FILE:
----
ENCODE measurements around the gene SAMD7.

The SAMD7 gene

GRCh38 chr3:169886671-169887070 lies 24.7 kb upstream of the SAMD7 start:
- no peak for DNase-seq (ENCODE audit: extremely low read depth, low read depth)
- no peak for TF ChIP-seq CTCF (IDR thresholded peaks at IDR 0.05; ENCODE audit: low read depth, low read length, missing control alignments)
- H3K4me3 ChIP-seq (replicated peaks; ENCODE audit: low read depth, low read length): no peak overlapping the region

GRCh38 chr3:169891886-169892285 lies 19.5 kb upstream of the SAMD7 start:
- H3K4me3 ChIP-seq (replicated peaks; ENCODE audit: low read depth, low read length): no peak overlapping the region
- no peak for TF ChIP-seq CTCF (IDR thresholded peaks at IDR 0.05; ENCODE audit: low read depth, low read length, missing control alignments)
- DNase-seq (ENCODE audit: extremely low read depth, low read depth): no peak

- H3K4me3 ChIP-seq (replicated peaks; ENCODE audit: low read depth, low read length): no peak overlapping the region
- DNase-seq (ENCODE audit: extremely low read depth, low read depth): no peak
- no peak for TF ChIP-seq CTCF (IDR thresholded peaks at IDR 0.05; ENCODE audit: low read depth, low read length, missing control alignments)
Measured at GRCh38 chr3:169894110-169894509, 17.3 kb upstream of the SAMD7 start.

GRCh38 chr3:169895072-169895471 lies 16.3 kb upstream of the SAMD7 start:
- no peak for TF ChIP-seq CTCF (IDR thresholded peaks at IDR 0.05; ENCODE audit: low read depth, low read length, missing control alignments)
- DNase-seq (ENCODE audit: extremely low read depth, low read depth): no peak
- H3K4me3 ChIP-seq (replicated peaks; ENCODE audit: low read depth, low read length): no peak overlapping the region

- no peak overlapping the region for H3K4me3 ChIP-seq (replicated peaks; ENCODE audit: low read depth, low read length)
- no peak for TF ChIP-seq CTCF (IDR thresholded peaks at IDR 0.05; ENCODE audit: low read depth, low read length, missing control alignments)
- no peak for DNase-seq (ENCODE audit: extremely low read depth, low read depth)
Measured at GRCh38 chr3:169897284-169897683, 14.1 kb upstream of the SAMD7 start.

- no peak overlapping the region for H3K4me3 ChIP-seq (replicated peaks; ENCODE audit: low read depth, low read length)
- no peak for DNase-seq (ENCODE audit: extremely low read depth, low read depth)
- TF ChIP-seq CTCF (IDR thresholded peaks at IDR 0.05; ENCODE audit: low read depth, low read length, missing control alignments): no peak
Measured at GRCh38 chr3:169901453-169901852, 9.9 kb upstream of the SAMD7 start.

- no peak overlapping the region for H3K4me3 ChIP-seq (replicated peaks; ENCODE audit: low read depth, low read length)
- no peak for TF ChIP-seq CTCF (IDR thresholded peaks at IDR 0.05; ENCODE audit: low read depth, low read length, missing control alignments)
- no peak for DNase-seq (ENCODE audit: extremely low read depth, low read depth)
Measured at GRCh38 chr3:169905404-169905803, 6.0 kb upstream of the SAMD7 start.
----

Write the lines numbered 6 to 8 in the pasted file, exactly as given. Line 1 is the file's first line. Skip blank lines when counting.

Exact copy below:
- H3K4me3 ChIP-seq (replicated peaks; ENCODE audit: low read depth, low read length): no peak overlapping the region

GRCh38 chr3:169891886-169892285 lies 19.5 kb upstream of the SAMD7 start:
- H3K4me3 ChIP-seq (replicated peaks; ENCODE audit: low read depth, low read length): no peak overlapping the region